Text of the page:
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What do you mean by Multicast?

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Multicast addressing is a network technology for the delivery of information to a group of destinations simultaneously. It is similar to peer to peer data delivery.


If you were to set up a Multicast stream, the central server would only deliver one stream, with all other connected clients relaying that stream.


Most stream providers use unicast data delivery. This entails creating a data connection to each requesting client. This is very bandwidth intensive and poor use of resources.


The Internet currently uses the IPv4 protocol for data delivery. The next generation protocol ( IPv6 ) offers greater security, many many many more network addresses and greatly enhanced Multicast support.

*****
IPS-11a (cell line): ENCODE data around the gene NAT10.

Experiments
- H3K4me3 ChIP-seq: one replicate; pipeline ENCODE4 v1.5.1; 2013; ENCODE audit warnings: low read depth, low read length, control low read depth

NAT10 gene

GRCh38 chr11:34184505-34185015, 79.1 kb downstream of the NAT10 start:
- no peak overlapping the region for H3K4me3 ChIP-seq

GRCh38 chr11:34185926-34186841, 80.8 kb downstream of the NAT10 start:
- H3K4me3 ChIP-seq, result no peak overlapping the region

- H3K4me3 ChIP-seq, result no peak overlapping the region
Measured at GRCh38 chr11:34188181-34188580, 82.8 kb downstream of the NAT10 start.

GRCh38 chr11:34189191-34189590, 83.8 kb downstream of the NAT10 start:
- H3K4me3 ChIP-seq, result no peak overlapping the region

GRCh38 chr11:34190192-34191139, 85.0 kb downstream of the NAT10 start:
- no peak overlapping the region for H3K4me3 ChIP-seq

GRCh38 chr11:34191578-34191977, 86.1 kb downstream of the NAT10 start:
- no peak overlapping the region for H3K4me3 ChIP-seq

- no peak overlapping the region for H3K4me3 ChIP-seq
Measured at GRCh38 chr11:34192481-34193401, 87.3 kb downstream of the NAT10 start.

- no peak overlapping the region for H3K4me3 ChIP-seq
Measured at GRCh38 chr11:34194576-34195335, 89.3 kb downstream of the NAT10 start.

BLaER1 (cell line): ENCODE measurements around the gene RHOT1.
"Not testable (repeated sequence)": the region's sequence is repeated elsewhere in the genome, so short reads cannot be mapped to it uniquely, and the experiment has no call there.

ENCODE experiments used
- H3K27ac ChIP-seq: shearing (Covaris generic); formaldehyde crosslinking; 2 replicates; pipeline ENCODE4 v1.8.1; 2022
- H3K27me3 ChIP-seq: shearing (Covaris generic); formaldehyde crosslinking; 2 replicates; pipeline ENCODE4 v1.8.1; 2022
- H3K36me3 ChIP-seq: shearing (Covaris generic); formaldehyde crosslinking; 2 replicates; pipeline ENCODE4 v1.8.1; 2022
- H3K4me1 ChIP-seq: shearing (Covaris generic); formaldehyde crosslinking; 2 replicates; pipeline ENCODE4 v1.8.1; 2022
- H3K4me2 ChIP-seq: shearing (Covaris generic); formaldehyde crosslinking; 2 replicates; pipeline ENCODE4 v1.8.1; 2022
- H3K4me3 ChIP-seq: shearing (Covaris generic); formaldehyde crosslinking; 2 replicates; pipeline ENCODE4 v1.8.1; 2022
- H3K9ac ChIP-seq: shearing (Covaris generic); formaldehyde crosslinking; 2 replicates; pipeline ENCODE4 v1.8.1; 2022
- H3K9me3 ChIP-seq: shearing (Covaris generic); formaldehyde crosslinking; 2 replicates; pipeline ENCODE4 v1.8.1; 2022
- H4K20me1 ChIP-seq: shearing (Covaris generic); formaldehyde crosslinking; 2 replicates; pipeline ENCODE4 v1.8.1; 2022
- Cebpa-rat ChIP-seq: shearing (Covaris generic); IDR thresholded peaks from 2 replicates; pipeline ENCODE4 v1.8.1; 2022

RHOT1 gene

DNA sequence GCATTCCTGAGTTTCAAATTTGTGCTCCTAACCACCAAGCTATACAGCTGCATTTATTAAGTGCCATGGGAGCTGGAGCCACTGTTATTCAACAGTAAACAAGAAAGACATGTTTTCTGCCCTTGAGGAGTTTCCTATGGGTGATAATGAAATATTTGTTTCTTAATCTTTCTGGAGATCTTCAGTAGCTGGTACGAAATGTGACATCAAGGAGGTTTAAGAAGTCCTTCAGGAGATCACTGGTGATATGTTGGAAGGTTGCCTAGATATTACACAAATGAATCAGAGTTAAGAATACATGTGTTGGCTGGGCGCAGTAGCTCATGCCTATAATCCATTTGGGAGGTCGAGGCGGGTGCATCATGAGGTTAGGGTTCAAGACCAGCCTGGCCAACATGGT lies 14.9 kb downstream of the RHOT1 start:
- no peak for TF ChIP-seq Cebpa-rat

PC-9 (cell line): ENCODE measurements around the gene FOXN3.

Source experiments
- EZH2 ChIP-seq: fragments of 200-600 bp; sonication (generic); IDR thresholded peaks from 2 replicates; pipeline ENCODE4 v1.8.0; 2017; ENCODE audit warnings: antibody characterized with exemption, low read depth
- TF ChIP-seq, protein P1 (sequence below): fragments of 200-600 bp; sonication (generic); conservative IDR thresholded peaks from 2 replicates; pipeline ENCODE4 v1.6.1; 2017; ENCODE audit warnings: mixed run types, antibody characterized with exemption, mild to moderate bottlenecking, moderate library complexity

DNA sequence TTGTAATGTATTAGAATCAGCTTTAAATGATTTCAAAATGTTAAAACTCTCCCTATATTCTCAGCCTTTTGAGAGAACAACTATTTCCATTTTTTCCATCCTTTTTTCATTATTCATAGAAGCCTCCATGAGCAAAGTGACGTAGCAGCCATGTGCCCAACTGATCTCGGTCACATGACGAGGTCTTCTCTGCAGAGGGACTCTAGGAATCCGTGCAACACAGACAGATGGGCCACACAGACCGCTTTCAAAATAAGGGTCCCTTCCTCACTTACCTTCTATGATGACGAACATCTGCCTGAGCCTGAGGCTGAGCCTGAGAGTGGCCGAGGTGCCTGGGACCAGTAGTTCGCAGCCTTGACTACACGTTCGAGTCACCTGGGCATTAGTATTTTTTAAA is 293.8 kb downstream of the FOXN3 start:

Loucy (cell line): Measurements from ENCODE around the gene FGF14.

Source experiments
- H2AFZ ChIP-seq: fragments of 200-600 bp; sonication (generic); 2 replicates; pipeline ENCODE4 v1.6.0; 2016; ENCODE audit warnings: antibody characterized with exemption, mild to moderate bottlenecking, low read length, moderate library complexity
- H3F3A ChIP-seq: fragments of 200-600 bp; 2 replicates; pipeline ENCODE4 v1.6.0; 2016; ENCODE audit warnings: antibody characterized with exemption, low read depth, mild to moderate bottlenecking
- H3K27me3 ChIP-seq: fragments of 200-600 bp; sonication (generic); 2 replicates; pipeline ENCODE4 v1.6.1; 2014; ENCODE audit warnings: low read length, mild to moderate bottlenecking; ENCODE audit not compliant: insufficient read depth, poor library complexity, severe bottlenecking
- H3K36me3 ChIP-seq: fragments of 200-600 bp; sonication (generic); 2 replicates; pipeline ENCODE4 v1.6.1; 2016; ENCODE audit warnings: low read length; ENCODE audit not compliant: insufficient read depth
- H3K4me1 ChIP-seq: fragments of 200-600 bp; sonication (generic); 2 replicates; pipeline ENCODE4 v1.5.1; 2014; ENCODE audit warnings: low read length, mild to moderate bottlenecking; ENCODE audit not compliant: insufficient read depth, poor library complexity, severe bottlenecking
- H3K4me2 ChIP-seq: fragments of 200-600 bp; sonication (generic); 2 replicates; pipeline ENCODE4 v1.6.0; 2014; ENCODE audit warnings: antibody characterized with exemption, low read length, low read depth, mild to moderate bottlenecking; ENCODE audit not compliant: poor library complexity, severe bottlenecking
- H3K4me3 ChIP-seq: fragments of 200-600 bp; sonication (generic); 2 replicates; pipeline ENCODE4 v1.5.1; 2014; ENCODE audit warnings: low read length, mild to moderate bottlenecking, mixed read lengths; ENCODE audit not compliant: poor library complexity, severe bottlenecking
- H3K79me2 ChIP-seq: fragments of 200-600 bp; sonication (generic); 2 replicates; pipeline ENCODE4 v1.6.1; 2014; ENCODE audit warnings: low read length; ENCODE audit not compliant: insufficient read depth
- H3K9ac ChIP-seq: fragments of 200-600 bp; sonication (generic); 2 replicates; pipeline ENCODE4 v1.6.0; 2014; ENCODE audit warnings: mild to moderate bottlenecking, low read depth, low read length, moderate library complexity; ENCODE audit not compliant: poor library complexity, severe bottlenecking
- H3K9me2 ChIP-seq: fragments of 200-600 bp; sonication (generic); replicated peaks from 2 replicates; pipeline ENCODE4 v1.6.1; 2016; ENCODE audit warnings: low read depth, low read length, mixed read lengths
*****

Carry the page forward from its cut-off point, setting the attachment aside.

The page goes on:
There are several providers that offer FREE access to IPv6 networking. Two of these providers incorporate Multicast support. Go6 and Sixx.


A stream provider could provide a IPv6 Multicast node to allow IPv6 users to connect with that node and recieve streams. Connecting to IPv6 requires less than 5 minutes. Enabling Multicast support is just as simple.


For linux users go to synaptic and install Tspc and ecmh or mrd6. Tspc is the tunnel broker daemon while ecmh / mrd6 enables Multicast routing.


You can test your multicast compatability by installing ssmping from synaptic.

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Multicast is not like regular P2P. If a client in the chain drops off, the chain will continue to function.

This technology has been around since the early 90's and is very mature.


Several broadcasters in the UK use this technology with excellent results.




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